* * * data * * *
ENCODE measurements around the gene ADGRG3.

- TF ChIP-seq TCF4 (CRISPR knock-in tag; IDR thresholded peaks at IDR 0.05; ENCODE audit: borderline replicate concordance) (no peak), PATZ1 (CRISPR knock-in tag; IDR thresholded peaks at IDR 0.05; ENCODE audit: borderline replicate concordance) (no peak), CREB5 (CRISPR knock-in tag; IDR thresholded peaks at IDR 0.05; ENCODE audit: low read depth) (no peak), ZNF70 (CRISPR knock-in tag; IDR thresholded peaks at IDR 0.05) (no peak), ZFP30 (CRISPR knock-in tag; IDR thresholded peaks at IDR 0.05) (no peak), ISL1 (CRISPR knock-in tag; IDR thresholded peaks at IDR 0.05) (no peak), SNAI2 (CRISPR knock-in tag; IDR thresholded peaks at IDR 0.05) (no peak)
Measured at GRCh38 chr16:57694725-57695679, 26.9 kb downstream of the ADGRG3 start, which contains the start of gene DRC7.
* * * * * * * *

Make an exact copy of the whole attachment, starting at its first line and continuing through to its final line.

ENCODE measurements around the gene ADGRG3.

- TF ChIP-seq TCF4 (CRISPR knock-in tag; IDR thresholded peaks at IDR 0.05; ENCODE audit: borderline replicate concordance) (no peak), PATZ1 (CRISPR knock-in tag; IDR thresholded peaks at IDR 0.05; ENCODE audit: borderline replicate concordance) (no peak), CREB5 (CRISPR knock-in tag; IDR thresholded peaks at IDR 0.05; ENCODE audit: low read depth) (no peak), ZNF70 (CRISPR knock-in tag; IDR thresholded peaks at IDR 0.05) (no peak), ZFP30 (CRISPR knock-in tag; IDR thresholded peaks at IDR 0.05) (no peak), ISL1 (CRISPR knock-in tag; IDR thresholded peaks at IDR 0.05) (no peak), SNAI2 (CRISPR knock-in tag; IDR thresholded peaks at IDR 0.05) (no peak)
Measured at GRCh38 chr16:57694725-57695679, 26.9 kb downstream of the ADGRG3 start, which contains the start of gene DRC7.